Let’s go to the Gospel of John, to the passage that Shameek read to us. In that passage we hear from Jesus, two angels and 3 people. So, let’s look at these three people.Of these 3 people, two we do not hear from directly; only their actions are narrated. One is not named, except that he is called “the one whom Jesus loved.”He may have been the one who wrote the Gospel of John, a disciple known as John the son of Zebedee, but we can’t know that for certain since the Gospel itself never makes this connection.This passage tells us that when Mary came with the urgent news that Jesus’ body was no longer in the tomb, this disciple went running to find out what had happened. But he stopped short of going into the tomb. Only after his companion went in, did he also enter. And it is said that he believed. But we don’t really know what he believed. Did he believe Mary that, yes, the body had been taken? Or did he believe that Jesus had been raised from the dead? The next verse says, “they did not understand the scripture, that he must rise from the dead.” So, we don’t know what this disciple believed.

The other person in this passage that we do not hear from directly is Simon Peter. Peter is the brave disciple who wanted to walk on the water like Jesus. And Peter is the one who correctly identifies Jesus as the Messiah. It is this Peter, a man of courage and insight, that also runs to the tomb where Jesus had been buried when he hears from Mary that the tomb is empty. Peter rushes into the tomb and saw it empty except for the linen wrappings that had been around Jesus’ body. For some, this might be evidence that Jesus was alive, but again, we do not know what Peter thought because the verse that follows is “they did not understand the scripture, that he must rise from the dead.”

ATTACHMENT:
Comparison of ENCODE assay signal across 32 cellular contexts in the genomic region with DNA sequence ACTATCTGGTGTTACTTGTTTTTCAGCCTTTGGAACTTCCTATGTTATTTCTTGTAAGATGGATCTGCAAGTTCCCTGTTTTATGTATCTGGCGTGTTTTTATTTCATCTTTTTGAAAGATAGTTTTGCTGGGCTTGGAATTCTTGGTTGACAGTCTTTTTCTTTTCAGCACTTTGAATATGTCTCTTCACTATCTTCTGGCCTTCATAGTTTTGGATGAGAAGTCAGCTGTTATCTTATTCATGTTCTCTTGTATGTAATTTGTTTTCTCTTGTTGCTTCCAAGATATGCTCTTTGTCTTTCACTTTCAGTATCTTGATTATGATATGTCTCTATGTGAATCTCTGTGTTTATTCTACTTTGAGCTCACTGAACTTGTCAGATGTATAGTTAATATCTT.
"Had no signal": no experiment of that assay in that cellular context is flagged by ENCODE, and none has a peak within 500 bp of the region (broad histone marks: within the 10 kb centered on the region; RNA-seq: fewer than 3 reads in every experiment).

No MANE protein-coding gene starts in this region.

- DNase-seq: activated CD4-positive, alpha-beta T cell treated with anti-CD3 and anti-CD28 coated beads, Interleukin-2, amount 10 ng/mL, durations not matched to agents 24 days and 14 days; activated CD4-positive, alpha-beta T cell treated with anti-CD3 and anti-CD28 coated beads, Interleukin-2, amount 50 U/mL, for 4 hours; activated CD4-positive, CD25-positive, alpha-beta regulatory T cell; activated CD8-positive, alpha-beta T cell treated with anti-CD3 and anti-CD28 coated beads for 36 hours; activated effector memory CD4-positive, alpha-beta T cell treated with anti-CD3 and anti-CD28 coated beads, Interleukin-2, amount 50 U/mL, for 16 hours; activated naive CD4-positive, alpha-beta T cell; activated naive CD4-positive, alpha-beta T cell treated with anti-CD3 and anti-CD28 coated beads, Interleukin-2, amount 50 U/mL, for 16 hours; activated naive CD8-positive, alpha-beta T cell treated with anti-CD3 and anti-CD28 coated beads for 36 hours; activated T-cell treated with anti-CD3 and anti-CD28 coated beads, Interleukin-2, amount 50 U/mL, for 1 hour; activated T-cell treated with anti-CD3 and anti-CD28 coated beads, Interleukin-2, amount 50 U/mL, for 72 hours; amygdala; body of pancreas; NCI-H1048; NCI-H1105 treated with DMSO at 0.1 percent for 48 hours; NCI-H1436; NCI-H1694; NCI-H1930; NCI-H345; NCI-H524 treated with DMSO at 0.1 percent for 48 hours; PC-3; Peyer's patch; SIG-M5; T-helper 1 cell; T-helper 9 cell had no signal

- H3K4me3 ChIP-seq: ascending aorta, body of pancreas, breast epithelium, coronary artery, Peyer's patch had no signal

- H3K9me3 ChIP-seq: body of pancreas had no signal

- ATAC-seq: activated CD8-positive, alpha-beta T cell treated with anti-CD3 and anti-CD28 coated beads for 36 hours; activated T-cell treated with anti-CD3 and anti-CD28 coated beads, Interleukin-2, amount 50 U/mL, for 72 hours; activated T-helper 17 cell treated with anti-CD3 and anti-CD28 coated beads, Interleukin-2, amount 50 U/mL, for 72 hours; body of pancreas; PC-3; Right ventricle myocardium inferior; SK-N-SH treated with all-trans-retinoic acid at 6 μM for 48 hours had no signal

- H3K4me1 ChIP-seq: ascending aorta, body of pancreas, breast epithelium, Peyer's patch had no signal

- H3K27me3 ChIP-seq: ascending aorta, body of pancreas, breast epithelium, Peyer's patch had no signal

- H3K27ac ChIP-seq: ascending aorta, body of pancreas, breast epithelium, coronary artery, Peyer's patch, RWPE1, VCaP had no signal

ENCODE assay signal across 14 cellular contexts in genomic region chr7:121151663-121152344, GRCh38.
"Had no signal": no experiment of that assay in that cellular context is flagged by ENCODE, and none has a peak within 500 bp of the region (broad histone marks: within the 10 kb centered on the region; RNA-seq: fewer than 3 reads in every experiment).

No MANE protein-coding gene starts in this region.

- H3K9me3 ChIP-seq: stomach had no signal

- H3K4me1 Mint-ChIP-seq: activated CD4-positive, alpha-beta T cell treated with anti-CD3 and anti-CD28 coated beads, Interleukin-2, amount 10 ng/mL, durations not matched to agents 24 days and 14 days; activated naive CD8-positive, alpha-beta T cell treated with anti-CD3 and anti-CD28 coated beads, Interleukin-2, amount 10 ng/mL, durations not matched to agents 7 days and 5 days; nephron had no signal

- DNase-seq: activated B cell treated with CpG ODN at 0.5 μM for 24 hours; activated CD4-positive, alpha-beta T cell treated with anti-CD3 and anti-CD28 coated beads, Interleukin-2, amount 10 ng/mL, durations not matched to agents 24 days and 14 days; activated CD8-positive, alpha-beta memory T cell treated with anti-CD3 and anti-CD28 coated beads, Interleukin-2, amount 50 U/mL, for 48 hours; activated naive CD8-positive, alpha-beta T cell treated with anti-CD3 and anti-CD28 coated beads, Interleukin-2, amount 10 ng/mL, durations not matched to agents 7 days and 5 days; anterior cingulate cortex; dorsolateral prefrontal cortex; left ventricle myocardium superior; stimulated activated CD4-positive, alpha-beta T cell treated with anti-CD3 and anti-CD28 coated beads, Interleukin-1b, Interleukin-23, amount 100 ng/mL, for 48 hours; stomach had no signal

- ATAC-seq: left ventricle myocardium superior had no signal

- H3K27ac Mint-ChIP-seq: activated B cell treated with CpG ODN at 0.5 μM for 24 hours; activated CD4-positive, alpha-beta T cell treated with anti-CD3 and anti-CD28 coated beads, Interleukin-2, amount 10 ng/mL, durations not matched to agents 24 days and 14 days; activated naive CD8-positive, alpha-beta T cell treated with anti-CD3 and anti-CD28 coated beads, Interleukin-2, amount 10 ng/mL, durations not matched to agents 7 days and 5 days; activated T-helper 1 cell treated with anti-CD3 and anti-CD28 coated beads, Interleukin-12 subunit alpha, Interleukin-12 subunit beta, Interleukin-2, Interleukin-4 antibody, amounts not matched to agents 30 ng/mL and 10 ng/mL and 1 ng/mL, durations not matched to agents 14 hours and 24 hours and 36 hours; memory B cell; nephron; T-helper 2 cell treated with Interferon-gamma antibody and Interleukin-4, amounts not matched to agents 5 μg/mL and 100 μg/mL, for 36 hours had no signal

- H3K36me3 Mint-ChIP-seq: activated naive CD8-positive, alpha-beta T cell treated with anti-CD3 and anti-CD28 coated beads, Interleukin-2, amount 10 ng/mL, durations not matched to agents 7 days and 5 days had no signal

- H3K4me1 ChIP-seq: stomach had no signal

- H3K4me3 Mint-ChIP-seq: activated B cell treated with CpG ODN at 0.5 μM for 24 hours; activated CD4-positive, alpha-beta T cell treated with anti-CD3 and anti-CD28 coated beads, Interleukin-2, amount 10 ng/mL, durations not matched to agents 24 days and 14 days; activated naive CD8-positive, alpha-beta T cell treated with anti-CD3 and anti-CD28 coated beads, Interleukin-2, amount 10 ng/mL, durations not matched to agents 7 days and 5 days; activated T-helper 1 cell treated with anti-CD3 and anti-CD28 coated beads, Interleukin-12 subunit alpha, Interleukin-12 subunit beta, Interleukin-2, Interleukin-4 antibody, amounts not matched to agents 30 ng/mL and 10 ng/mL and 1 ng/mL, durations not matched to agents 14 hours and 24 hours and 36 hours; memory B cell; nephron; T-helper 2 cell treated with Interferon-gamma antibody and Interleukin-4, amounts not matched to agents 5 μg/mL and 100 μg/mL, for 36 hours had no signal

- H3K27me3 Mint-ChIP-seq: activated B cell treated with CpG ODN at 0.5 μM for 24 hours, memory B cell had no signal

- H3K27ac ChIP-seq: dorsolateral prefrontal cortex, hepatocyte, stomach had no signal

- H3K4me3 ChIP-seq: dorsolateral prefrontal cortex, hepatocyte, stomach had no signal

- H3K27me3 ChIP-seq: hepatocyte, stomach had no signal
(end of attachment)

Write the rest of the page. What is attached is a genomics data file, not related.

So, of the three people in this passage, other than Jesus and the two angels, two, who were respected as being close to and knowing Jesus well, didn’t seem to understand or accept Jesus’ resurrection. I appreciate this about the Gospel of John; it lets people who may not be certain about what Easter is be a central part of the story. It lets human confusion, uncertainty, maybe even doubt, be a part of how the Easter story unfolds. Maybe that’s something I would say to a martian if I were asked what is Easter and how do we know about Easter.